Apollo’s Angels, by former dancer Jennifer Homans, is a dazzling achievement. It’s fascinating, comprehensive, and pretty much the only book of its kind. If you are looking for an in-depth history and exploration of ballet, you will mostly find memoirs, guides, and glossaries aside from this beautiful and heavy book. I bought it to use as a resource for an essay I was writing on my regret over quitting dance as a teenager, but I’m so glad I own it and can pour over it for years to come. Homans traces ballet’s history from the Renaissance, through the court of Louis XIV, its associations with sex work in later centuries, and much more. It will keep anyone with an academic, aesthetic, or historical interest in ballet busy for a long, long time. Homans also poses difficult questions about the role ballet and its classical aspirations towards the heavenly can play in contemporary society. She writes, “Today we no longer believe in ballet’s ideals. We are skeptical of elitism and skill, which seem to us exclusionary and divisive… We want to expand and include: we are all dancers now.” It’s something I think about a lot. It seems taboo to point out that ballet hinges on so many things that are at odds with each other: ephemerality, pain, fragility, strength – a combination of traits and talent that very few people possess. Can there be an inclusive ballet? Maybe the better question is can we live with its exclusionary nature.

    Beautiful World, Where Are You by Sally Rooney

    It’s a little embarrassing to be putting a Sally Rooney book on this list, as a person who is the exact target demographic for a Sally Rooney book. I do not think Beautiful World, Where Are You is as great as Normal People, but there are things about it that won’t leave my head months later. And the sex scenes are very, very good. The story is simple. Four characters (two couples) confront the idea that in the face of the many defeats of modern life, living small and caring about each other might be the only important thing. Half of the book is told in third person and half is told through e-mails between the two female protagonists, Alice and Eileen. It’s the e-mails that stuck with me (well, other than the sex scenes). In one exchance, Eileen articulates the slog of online discourse, in a moment when I was collapsing under it in my own life:

    I looked at the internet for too long today and started feeling depressed. The worst thing is that I actually think people on there are generally well meaning and the impulses are right, but our political vocabulary has decayed so deeply and rapidly since the twentieth century that most attempts to make sense of our present historical moment turn out to be essentially gibberish. Everyone is understandably attached to particular identity categories, but at the same time largely unwilling to articulate what those categories consist of, how they came about, and what purposes they serve. The only apparent schema is that for every victim group (people born into poor families, women, people of colour) there is an oppressor group (people born into rich families, men, white people). But in this framework, relations between victim and oppressor are not historical so much as theological, in that the victims are transcendently good and the oppressors are personally evil. For this reason, an individual’s membership of a particular identity group is a question of unsurpassed ethical significance, and a great amount of our discourse is devoted to sorting individuals into their proper groups, which is to say, giving them their proper moral reckoning.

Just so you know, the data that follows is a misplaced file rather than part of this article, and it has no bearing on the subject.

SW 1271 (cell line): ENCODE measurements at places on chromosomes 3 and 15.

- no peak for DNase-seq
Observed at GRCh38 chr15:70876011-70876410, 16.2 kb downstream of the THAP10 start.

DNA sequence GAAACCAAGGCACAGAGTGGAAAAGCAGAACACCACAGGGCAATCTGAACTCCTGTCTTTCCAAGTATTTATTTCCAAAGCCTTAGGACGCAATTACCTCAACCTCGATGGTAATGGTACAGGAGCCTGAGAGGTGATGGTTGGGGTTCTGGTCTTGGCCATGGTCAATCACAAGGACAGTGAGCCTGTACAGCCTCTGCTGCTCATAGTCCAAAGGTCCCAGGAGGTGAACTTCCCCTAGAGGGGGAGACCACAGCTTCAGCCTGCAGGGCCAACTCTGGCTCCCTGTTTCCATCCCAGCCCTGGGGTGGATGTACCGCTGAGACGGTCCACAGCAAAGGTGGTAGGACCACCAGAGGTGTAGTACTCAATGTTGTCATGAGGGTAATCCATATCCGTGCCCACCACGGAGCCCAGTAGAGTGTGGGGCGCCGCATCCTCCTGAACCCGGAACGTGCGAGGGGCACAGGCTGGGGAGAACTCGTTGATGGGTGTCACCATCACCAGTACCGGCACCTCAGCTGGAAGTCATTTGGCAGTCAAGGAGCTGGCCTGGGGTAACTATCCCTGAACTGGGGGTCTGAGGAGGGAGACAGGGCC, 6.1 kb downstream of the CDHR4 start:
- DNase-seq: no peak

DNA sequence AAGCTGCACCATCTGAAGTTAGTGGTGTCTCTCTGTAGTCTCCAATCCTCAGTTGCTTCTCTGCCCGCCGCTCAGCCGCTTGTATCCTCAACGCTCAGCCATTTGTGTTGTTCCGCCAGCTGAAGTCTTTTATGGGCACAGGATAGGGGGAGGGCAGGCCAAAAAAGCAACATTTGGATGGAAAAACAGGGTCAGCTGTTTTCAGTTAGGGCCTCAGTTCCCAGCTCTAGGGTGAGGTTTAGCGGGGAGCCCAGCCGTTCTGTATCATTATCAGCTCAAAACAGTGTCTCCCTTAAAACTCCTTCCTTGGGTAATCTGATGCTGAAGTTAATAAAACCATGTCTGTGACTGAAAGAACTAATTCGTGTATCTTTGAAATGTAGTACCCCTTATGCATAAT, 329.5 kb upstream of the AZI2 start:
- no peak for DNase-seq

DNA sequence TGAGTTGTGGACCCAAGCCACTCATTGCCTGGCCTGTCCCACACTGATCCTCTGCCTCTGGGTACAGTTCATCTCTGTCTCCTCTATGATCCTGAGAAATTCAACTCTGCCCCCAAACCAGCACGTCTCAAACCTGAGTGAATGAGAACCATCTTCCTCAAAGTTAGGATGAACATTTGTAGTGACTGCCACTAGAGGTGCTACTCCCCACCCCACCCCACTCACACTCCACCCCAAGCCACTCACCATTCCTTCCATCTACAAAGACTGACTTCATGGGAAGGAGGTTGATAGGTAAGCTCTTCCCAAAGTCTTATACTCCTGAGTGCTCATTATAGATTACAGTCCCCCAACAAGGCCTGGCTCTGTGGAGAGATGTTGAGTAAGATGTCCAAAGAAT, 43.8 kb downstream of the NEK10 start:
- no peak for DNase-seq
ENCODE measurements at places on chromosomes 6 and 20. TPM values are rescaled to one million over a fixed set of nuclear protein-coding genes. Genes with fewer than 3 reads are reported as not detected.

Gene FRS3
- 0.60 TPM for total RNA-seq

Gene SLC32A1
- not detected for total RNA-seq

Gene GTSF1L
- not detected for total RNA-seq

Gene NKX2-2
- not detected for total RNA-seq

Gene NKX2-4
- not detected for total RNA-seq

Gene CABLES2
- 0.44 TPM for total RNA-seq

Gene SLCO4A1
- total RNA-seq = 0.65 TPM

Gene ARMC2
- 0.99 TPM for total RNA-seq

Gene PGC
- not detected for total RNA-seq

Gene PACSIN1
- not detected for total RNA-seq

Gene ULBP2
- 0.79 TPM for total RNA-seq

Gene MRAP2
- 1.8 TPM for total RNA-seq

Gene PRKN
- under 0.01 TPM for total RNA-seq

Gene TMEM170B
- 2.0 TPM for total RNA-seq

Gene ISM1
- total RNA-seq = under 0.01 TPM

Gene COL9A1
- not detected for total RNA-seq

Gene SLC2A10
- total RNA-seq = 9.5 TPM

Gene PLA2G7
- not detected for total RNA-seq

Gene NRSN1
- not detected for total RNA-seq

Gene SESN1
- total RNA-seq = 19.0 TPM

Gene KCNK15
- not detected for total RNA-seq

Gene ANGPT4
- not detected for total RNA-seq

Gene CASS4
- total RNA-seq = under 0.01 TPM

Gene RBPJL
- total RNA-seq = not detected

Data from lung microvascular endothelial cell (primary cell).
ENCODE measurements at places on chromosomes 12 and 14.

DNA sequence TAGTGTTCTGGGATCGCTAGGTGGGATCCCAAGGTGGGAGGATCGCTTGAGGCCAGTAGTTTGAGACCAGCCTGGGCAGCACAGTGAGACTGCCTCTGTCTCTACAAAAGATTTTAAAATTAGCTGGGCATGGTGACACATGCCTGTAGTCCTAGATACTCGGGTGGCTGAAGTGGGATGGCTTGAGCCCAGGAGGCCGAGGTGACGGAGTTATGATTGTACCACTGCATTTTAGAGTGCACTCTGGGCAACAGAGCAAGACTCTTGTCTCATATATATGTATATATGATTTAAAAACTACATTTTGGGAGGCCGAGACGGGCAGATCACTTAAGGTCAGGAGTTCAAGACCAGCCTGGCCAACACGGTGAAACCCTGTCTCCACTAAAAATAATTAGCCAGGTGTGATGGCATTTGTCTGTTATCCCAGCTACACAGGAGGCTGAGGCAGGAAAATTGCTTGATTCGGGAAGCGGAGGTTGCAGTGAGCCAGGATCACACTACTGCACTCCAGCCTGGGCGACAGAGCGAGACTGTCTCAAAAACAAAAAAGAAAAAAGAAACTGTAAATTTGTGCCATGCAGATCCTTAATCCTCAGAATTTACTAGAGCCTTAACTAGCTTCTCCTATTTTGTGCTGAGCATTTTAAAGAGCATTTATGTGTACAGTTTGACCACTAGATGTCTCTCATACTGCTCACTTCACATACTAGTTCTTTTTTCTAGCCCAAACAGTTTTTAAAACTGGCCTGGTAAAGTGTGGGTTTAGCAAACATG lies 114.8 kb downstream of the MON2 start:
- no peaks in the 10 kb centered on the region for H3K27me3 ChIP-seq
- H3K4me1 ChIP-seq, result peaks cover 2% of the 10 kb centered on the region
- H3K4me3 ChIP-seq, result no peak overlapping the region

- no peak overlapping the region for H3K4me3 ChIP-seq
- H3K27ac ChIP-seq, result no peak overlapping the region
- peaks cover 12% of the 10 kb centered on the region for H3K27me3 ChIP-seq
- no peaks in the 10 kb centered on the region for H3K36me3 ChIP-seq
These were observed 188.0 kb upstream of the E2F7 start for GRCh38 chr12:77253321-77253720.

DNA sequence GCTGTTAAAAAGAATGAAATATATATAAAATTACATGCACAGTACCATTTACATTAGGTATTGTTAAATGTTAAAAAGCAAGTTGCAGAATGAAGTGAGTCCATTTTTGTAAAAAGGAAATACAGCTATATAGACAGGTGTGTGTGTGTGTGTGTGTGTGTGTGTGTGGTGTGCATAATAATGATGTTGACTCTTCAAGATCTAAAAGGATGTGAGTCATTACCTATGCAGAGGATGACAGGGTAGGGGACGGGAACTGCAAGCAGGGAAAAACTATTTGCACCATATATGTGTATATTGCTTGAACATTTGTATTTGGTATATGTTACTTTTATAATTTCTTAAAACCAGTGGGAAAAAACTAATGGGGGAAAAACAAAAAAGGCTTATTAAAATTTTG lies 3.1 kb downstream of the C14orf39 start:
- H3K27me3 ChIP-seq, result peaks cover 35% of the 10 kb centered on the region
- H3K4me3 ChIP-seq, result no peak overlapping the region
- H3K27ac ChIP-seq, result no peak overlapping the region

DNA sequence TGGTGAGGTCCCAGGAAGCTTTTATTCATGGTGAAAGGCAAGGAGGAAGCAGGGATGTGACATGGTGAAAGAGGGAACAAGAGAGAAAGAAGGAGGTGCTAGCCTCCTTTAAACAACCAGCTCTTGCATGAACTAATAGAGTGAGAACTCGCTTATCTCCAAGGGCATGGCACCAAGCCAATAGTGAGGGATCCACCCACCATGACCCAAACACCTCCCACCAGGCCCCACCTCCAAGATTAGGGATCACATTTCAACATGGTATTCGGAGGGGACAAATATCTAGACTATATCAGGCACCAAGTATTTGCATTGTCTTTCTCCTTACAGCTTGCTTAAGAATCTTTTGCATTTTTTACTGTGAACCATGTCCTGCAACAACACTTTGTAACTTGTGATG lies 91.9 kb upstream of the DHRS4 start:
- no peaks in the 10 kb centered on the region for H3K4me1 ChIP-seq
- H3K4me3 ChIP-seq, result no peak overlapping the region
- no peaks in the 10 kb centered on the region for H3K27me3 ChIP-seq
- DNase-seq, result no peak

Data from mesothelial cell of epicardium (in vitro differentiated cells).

Some readers find this kind of thing tiring with Rooney, and with millennial writers in general. And I sort of see the criticism. Beautiful World in particular does not transport me. It grounds me in the world I already live in and reflects my own anxieties back. Reading only things that accomplished that would be impoverished, but sometimes, it’s nice to see something you’ve been feeling put down in a concise and eloquent way.